The world of book arts offers an infinite portal for innovation, creativity, and self-expression. I haven’t been shy about my adoration of the artform and continue to come upon inspiring book artists who reveal new and exciting ways of interpreting what a book can be. Candace Hicks is one such book artist, and she’s been exploring the intersection of her love of reading and embroidery within her book arts practice for decades.
Hicks is based in Nacogdoches, Texas where she teaches Foundations at Stephen F. Austin State University. Her primary art practice includes recreating classic composition notebooks in cloth form, embroidering text into their fabric pages. The text is mostly composed of collected snippets that she finds recurring in the different books she’s reading. This poignant series entitled “Common Threads” has been an ongoing project of Hicks’ for nearly 20 years.
“Sewing every line, letter, and illustration in the books enhances their status as objects,” Hicks reflects on the website for Booklyn, a Brooklyn-based book arts nonprofit. “By laboring over a dime store composition book, painstakingly recreating it by hand, I have found a way to express the insignificant as potentially philosophical.”
Hicks continues to actively mine these ideas and this form, recently reimagining typical notebook pages in immersive embroidered patterns in a series she calls “String Theory” and working through an installation called “Cloud Storage” that serves as a commentary on the surveillance state. I was completely captivated by the tactility of her work and the ideas she’s dissecting, so I reached out to Hicks directly to learn more.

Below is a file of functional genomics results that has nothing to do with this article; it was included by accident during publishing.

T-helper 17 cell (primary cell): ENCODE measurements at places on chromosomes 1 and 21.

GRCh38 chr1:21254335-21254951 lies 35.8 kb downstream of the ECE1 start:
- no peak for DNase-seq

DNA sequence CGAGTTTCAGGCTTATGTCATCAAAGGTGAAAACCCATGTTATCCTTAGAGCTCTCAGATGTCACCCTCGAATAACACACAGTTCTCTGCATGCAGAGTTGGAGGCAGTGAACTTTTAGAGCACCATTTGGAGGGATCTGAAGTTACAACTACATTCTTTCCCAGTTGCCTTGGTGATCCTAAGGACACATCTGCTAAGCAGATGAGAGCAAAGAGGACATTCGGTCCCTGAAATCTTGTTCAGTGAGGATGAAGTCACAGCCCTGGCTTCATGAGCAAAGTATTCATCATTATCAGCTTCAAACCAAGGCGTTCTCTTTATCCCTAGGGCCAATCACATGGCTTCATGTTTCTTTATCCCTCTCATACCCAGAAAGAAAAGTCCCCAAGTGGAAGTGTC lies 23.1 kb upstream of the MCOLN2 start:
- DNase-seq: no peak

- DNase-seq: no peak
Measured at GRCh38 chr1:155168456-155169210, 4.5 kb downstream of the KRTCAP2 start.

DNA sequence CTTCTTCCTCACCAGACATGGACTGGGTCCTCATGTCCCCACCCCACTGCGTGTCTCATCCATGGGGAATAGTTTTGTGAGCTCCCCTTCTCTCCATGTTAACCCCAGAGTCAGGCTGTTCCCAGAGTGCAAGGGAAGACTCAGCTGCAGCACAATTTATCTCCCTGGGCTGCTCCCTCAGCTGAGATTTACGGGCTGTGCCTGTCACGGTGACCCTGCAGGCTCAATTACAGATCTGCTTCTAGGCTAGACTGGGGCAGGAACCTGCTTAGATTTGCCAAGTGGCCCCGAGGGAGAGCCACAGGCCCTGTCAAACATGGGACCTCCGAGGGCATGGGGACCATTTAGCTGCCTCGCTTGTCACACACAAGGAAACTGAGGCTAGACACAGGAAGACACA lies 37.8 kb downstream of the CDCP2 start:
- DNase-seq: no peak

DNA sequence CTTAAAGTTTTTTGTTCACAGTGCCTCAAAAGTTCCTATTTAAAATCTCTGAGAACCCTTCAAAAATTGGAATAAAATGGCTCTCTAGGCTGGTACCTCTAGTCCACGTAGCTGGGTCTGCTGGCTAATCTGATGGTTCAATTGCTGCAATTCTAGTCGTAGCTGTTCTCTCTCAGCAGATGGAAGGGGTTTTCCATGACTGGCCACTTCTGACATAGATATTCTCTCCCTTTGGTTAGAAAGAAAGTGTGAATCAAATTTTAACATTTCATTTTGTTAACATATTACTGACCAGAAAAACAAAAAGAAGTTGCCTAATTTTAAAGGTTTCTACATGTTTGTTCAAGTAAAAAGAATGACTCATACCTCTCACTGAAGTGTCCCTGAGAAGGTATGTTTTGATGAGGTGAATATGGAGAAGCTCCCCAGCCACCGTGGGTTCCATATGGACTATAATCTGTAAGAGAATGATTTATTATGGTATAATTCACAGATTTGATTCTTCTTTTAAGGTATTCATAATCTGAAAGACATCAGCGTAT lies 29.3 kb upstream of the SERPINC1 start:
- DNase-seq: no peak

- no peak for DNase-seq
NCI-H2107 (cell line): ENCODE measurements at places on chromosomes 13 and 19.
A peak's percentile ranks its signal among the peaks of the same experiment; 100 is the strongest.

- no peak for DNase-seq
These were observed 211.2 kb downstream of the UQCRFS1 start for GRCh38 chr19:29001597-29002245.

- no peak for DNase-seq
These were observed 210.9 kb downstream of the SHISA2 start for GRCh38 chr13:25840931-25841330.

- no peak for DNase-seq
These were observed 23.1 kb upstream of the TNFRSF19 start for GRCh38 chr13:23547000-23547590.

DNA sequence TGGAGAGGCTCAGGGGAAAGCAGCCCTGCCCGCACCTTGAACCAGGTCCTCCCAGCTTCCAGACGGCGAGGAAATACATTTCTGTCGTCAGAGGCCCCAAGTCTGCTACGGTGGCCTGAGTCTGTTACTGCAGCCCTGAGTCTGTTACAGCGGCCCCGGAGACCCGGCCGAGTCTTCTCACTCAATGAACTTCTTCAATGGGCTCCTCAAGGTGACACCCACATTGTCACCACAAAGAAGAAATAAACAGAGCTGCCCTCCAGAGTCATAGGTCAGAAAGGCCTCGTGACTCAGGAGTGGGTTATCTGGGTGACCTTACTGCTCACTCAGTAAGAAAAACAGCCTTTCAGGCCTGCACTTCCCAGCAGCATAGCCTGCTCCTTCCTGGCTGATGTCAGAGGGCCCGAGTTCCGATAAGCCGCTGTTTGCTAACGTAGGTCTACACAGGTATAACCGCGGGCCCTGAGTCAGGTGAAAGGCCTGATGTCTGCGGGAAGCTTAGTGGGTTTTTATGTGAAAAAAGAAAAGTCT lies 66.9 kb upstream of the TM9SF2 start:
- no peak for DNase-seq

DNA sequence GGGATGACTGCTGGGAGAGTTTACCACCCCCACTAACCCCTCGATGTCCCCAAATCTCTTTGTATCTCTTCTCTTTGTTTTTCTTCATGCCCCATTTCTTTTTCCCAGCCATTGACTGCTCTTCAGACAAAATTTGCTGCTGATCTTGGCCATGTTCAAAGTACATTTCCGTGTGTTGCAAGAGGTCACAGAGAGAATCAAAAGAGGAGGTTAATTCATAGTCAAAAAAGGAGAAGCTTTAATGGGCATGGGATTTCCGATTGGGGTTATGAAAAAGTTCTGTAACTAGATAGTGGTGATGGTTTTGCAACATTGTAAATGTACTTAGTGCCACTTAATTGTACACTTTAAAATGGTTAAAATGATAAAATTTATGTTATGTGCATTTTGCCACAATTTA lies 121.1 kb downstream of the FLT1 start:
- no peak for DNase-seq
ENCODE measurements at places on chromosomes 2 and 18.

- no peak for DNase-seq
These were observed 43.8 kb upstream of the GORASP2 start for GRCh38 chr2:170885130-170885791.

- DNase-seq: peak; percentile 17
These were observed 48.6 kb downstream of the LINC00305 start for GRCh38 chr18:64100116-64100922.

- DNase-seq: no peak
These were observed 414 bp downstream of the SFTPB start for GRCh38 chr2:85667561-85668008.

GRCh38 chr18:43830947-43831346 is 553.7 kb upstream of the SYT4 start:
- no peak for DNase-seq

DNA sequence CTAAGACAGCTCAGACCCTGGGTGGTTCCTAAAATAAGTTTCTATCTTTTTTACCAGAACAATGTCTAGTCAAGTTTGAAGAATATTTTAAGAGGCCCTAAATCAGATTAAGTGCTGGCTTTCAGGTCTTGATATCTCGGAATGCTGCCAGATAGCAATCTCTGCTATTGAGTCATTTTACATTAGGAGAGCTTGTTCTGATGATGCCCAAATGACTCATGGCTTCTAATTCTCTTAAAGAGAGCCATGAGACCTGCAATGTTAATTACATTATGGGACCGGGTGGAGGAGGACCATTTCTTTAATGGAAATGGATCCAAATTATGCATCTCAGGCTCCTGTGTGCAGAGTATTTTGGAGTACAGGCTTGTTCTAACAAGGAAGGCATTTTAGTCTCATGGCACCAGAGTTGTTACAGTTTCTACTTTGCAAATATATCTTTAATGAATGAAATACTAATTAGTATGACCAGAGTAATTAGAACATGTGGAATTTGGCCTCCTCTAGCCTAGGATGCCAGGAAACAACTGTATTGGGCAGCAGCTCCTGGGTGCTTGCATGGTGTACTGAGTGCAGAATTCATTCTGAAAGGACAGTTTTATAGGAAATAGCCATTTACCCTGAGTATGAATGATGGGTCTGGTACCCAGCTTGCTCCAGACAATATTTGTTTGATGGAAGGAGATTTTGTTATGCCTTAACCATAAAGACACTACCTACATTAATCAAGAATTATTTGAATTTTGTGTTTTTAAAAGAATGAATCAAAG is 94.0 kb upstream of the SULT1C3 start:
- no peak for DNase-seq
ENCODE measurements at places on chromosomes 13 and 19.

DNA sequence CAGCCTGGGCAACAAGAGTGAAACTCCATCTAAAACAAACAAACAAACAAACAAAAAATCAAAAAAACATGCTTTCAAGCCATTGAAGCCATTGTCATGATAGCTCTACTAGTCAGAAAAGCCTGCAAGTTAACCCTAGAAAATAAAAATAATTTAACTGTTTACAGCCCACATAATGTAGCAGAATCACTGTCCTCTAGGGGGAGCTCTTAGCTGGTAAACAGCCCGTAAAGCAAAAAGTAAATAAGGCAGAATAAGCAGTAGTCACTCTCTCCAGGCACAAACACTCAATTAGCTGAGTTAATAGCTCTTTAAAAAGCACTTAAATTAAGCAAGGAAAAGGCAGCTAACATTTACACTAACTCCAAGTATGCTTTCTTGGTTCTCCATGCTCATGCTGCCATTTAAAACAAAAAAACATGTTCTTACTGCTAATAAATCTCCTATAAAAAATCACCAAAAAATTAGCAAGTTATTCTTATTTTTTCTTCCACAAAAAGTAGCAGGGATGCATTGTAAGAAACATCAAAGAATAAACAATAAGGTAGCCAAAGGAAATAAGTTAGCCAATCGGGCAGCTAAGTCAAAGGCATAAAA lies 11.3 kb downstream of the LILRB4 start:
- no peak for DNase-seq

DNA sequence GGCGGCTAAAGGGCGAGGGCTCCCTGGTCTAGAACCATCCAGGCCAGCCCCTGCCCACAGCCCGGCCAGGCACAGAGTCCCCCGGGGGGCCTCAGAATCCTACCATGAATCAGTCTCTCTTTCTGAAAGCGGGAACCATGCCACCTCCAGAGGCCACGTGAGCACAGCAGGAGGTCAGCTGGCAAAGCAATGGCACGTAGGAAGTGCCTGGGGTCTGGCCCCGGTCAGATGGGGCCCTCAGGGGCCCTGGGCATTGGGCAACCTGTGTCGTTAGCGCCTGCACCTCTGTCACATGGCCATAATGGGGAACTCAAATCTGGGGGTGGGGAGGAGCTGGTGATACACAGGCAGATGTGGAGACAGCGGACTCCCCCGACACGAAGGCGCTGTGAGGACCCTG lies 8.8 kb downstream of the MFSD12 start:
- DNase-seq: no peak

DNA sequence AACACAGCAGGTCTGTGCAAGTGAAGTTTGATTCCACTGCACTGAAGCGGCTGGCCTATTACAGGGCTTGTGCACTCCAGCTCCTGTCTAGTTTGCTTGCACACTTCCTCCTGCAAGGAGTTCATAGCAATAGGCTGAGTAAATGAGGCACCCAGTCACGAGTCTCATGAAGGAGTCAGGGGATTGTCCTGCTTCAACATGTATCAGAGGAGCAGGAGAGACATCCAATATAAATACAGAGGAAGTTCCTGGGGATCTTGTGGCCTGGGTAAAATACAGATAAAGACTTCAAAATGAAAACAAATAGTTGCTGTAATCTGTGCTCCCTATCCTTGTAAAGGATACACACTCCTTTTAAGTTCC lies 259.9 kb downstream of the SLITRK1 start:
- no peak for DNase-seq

What’s your background in art, and how has that led you to where you are now?
As a book artist, I pursued a degree in printmaking. I’ve always identified primarily as a reader of books, especially fiction. Regardless of the materials or form I’m using, it’s always bookish.
Where does your love of embroidery and cloth materials as a medium come from?
I learned the basics of sewing as a kid, but I taught myself embroidery for the sake of a pun. I wanted a medium for creating an artist’s book about coincidence, and I settled on embroidering cloth pages and calling it “Common Threads.” At the same time, fabric suited the tactile quality that I was looking for. The text, cover, and illustration are all stitched in embroidery floss on fabric. Each volume is unique.
Lastly, I like that fabric books are associated with young children and early child development. The textual content of my books doesn’t always touch on motherhood or feminism— however, the choice of materials evokes a sense of domesticity.
What doors has the world of book arts opened for you as an artist?
I was interested in making books before I realized it was an art form. Books allow for direct communication with the reader. Unlike painting or sculpture, they are experienced intimately and privately. Making books allows me to reach readers/viewers wholly one-to-one.
Where did the idea for your “String Theory” series originate? What experience do you hope viewers of the series have?
Most of my work is text-based. Even my interactive installations include copious text and/or accompanying books. During COVID-19 isolation, I started finding it harder to write, or even read. Playing around with a way to make a drawing of a sheet of blank paper, I discovered that I could stretch the embroidered canvas like a painting over a shaped panel. Suddenly, so many variations occurred to me. I’ve made hundreds of these drawings. They share the trompe l’oeil effect of the notebooks in that viewers sometimes do a double take, at first not placing the texture as stitching.